In a little more than a week, Wisconsin voters will head to the polls to make a decision in a Supreme Court race with implications that arguably won’t be felt for another year.
Depending on the outcome of the April 2 election, the court’s 4-3 conservative majority could be at risk in 2020 of being toppled for the first time in more than a decade.
If the liberal-backed Lisa Neubauer is elected over conservative-supported Brian Hagedorn to replace retiring liberal-backed Justice Shirley Abrahamson for a 10-year term on the court, liberals would have to only defeat the conservative-backed Justice Daniel Kelly, whose seat is up next year, to take control of the court.
The 2020 race is so consequential that Republicans in December briefly tried to move Wisconsin’s 2020 presidential primary, set to occur at the same time as the Supreme Court election, to help Kelly win his race.
According to the Wisconsin Democracy Campaign, this year’s Supreme Court race has seen about $1.3 million in outside spending by special interest groups, benefiting Neubauer by a 14 to 1 ratio.
Despite the heavy politics surrounding this year’s Supreme Court contest, both Hagedorn and Neubauer have underscored their commitment to impartiality on the campaign trail, although both have political connections.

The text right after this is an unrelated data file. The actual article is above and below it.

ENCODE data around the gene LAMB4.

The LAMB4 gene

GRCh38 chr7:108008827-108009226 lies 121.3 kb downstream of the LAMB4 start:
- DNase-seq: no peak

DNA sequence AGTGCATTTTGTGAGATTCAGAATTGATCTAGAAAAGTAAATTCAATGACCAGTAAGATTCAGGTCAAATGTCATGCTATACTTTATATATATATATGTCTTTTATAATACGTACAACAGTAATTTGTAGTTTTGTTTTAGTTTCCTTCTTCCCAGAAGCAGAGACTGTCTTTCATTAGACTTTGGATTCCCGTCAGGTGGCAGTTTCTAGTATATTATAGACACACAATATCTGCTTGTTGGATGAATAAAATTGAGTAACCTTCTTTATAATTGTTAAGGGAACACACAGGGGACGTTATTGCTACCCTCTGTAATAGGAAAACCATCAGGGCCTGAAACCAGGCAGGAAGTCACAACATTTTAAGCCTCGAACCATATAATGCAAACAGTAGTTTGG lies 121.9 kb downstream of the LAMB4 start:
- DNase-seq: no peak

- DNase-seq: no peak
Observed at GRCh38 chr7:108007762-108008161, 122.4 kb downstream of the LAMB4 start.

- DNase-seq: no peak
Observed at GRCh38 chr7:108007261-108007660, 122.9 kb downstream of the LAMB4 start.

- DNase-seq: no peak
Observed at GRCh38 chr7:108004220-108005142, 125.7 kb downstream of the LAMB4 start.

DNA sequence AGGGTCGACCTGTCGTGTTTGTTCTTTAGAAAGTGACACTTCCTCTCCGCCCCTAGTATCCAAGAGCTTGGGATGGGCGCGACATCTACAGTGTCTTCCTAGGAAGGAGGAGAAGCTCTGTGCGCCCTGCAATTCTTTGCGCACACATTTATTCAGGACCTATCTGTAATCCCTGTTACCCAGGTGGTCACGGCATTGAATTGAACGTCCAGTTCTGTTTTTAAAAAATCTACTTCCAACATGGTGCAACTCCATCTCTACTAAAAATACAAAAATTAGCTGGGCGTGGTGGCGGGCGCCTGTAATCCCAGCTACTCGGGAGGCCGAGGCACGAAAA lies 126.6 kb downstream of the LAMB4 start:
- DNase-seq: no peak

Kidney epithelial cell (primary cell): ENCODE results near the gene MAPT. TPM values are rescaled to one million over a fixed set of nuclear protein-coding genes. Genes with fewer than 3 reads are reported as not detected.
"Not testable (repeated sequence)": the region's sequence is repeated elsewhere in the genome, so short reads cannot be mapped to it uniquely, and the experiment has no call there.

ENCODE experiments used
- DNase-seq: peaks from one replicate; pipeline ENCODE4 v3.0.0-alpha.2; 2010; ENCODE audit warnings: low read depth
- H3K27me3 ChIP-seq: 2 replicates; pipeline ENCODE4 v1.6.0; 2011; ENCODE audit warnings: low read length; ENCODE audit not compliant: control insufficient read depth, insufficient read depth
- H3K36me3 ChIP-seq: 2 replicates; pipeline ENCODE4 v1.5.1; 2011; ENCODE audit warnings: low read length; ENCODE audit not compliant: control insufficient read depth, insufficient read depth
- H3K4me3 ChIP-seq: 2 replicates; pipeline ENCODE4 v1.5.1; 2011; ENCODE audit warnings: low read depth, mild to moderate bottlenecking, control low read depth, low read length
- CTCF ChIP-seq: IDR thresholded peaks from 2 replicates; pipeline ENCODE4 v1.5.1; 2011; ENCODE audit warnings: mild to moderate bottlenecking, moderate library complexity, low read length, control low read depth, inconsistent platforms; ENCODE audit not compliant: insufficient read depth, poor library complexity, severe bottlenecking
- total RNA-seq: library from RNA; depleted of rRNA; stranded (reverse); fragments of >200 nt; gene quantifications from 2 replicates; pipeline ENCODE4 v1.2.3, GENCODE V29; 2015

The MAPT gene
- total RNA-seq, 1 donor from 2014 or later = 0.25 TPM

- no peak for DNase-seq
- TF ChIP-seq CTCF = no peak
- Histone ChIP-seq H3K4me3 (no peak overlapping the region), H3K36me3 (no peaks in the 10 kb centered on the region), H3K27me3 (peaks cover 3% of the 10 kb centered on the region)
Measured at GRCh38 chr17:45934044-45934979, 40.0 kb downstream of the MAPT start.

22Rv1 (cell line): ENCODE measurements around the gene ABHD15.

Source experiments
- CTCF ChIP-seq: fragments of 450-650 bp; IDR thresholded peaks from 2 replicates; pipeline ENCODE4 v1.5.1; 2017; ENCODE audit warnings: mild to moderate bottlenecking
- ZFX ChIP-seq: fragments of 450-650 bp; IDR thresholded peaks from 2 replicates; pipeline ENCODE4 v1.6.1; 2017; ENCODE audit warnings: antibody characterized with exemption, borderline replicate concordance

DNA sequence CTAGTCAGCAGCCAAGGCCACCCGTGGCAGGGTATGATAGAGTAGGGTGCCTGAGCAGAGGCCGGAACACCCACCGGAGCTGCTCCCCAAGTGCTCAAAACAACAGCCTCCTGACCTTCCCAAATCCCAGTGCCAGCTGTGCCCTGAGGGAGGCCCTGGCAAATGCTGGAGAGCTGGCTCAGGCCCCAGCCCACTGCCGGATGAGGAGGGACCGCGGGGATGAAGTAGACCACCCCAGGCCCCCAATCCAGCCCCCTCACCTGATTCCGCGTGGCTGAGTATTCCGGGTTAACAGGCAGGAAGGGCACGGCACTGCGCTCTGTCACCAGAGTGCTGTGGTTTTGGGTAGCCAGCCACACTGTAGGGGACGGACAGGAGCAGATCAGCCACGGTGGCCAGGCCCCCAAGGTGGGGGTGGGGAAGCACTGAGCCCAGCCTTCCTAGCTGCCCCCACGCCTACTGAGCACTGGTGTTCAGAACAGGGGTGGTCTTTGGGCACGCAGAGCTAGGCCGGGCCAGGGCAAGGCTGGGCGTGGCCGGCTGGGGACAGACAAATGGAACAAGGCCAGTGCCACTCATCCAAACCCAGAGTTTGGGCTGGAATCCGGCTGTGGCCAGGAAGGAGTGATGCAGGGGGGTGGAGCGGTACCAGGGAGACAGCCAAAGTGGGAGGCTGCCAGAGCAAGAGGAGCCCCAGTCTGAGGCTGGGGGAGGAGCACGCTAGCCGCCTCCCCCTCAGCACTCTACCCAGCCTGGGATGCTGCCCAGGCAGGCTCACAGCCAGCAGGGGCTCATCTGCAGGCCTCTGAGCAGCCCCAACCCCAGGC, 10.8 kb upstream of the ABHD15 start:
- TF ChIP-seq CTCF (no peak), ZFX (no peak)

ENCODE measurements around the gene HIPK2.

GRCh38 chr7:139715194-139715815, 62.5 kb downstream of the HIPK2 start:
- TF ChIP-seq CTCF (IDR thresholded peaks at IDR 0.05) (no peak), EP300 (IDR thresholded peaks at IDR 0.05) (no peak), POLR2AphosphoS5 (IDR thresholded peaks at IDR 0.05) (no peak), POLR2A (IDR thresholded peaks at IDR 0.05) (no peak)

Hagedorn is largely supported by Republicans and served as former Gov. Scott Walker’s chief legal counsel, where he had a role in drafting Act 10, the controversial 2011 law that curbed the power of public sector labor unions.
Hagedorn also has faced criticism for his controversial views against gay marriage.
He has experience as an attorney in private practice, for Walker, and as an appellate court judge, where he has served since 2015.
Neubauer is married to the former chairman of the Democratic Party of Wisconsin, and has donated to Democrats, including former Gov. Jim Doyle. Her daughter serves as a Democratic state representative.
Neubauer’s experience includes about two decades in private practice, where she served as a litigation attorney and partner at Foley & Lardner. She was also a law clerk for Barbara Crabb, then-chief judge of the U.S. District Court for the Western District of Wisconsin.
Neubauer has served as an appeals court judge for about 10 years and was appointed to serve as chief judge of that court in 2015. She was reappointed in 2018.